Saturday, July 31, 2021
Linux Cinamon, KDE, XFCE Desktops and seven Linux Distributions
This post is about seven Linux Distributions, memory used when first booted, number of applications in the default menu, startup and shutdown, and Snap packages too. Also mentioned are a few snags you may enjoy when using KDE, or installing a second Ubuntu distribution. Contrary to popular thought, the memory used between several distributions with different Desktop configurations is relatively mild in the amount of memory used. The biggest differences is the number of menu entries in each of the distributions.
I write the memory used is relatively close because they all use less than one megabyte of memory. Unless you have an older computer, or are otherwise memory constrained, all of the Distributions I mention should not be a memory problem. Cinnamon I understand can be a memory hog, but in the Latest Mint, there is a memory check and reset if needed to limit the memory bleed. Also there is not clear indication what causes the memory bleed as of today. Things change quickly however, so what I write may be wrong or outdated.
I also included Snap packages, because they are either loved or hated by users. Loved because everything is configured and dependencies are included. Hated because Snap Packages can not be modified by the user. You get what the creator deemed proper, nothing more, nothing less.
In my situation, I tried an Ubuntu child which did not install Snap packages until a later upgrade. One of the packages was my web browser, which I sync across a few other devices. It looked horrible after sync, so I changed the settings. When I used my other devices the web browser looked horrible on them. Snap packages are not my cup of tea.
In that regard, everything Ubuntu or created from Ubuntu, with the exception of Linux Mint (as far as I am aware) will install snap packages at some point. If you are okay with Snap, Ubuntu is great. If Snap interferes with your settings and usage, you have been warned.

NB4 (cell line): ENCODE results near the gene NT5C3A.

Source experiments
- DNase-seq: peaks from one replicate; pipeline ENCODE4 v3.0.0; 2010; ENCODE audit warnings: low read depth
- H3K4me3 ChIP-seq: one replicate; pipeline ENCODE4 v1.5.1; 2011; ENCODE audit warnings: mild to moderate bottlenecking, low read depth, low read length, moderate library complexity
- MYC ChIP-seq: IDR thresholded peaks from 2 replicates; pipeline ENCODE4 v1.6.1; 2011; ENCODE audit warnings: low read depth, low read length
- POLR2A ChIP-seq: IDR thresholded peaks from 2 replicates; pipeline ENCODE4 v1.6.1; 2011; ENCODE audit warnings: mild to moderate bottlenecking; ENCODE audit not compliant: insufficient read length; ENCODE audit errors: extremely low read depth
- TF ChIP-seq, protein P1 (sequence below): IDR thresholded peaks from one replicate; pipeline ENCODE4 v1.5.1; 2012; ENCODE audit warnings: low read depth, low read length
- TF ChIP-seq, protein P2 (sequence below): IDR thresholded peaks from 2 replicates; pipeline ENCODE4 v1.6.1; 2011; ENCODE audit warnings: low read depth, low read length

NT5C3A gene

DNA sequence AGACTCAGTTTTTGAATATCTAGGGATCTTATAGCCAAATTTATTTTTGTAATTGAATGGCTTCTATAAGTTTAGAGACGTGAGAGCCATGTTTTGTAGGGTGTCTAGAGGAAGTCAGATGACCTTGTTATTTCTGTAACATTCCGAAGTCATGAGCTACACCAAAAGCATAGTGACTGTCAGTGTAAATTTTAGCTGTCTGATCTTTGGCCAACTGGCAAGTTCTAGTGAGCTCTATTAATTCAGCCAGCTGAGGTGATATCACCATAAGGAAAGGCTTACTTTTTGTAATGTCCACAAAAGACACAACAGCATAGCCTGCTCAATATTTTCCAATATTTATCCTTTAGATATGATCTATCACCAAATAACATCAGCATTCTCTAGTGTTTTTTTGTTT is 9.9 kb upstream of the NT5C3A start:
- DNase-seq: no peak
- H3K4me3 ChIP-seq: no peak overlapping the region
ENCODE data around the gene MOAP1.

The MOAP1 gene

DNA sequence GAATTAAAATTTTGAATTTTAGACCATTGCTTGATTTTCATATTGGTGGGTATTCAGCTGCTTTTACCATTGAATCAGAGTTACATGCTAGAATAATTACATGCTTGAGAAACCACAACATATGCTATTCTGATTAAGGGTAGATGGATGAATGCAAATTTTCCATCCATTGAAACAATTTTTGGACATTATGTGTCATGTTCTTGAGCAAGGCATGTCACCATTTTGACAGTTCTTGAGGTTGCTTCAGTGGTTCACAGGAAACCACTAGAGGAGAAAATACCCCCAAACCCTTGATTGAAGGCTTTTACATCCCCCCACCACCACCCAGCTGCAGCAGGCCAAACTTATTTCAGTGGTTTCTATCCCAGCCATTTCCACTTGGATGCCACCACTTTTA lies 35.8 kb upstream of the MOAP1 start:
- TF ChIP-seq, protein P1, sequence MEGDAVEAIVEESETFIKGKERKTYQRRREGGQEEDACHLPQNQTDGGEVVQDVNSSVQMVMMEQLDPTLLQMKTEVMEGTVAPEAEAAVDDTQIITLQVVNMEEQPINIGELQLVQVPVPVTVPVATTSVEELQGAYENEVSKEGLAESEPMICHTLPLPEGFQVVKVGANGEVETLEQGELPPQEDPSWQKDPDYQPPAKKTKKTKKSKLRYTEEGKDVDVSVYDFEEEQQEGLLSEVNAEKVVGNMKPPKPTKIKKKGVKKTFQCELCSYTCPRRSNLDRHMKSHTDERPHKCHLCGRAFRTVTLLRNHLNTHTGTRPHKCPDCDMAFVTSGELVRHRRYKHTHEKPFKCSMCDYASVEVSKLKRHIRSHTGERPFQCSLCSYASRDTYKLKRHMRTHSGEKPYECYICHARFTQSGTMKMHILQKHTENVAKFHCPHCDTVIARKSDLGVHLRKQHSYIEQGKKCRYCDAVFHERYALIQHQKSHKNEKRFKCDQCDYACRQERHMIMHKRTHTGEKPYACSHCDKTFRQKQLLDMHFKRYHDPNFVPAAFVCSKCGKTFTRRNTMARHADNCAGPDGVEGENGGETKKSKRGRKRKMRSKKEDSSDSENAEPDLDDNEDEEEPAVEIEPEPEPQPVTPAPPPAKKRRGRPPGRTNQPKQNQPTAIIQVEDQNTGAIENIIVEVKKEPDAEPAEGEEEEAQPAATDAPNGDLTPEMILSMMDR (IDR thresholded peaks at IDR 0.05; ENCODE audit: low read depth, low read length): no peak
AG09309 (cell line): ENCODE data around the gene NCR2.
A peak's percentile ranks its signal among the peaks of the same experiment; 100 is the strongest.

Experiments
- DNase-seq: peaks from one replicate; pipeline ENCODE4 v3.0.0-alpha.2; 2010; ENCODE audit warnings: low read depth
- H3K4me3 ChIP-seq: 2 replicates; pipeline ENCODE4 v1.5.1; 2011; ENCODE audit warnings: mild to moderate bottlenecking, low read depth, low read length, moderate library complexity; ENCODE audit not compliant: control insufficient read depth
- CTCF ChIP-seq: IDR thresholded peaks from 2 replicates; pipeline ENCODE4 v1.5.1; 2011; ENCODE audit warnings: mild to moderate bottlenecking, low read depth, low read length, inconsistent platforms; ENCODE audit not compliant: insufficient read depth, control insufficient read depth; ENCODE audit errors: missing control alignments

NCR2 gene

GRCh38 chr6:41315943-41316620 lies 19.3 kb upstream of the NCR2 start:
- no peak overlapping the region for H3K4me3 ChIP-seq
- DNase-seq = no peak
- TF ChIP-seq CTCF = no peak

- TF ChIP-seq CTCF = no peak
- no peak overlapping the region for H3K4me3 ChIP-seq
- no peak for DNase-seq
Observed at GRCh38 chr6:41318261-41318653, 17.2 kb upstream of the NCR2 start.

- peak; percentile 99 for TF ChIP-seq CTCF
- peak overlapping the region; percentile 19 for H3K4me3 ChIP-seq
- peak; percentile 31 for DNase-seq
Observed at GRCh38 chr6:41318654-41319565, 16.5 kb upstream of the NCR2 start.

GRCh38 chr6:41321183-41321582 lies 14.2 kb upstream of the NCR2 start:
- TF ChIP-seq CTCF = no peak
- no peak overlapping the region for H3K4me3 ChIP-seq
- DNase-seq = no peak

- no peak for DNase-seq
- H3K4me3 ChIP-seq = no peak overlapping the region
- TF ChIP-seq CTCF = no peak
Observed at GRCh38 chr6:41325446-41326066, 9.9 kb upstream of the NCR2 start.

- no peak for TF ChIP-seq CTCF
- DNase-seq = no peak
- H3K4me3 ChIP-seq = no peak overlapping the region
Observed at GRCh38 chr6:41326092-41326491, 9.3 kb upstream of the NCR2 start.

If you wish to add a second distribution on your computer, and your first Distribution is a flavor of Ubuntu or derived from Ubuntu, Grub is not going to be happy. All the Ubuntu derivatives I have tried are identified as “Ubuntu” in Grub. Grub, in my experience, will not create two Ubuntu entries. What I have experienced is one of the Ubuntu Installs loses it's Grub entry.
My main go to Linux is Debian Linux which I recently upgraded to Debian 11 Bullseye. I use the XFCE Desktop which makes a slight difference on memory used. Ditto for Endeavor OS. Linux Mint Distribution uses Cinnamon Desktop, KDE anything of course uses KDE Desktop.
KDE if you are not aware, is a little different in some important respects than the XFCE or Cinnamon Desktops. KDE is KDE centrist, and may not run some non KDE programs. XFCE and Cinnamon will run KDE applications. I have never experienced problems with KDE apps, or apps from other Desktops in XFCE or Cinnamon Desktop. Take that comment for what it is worth.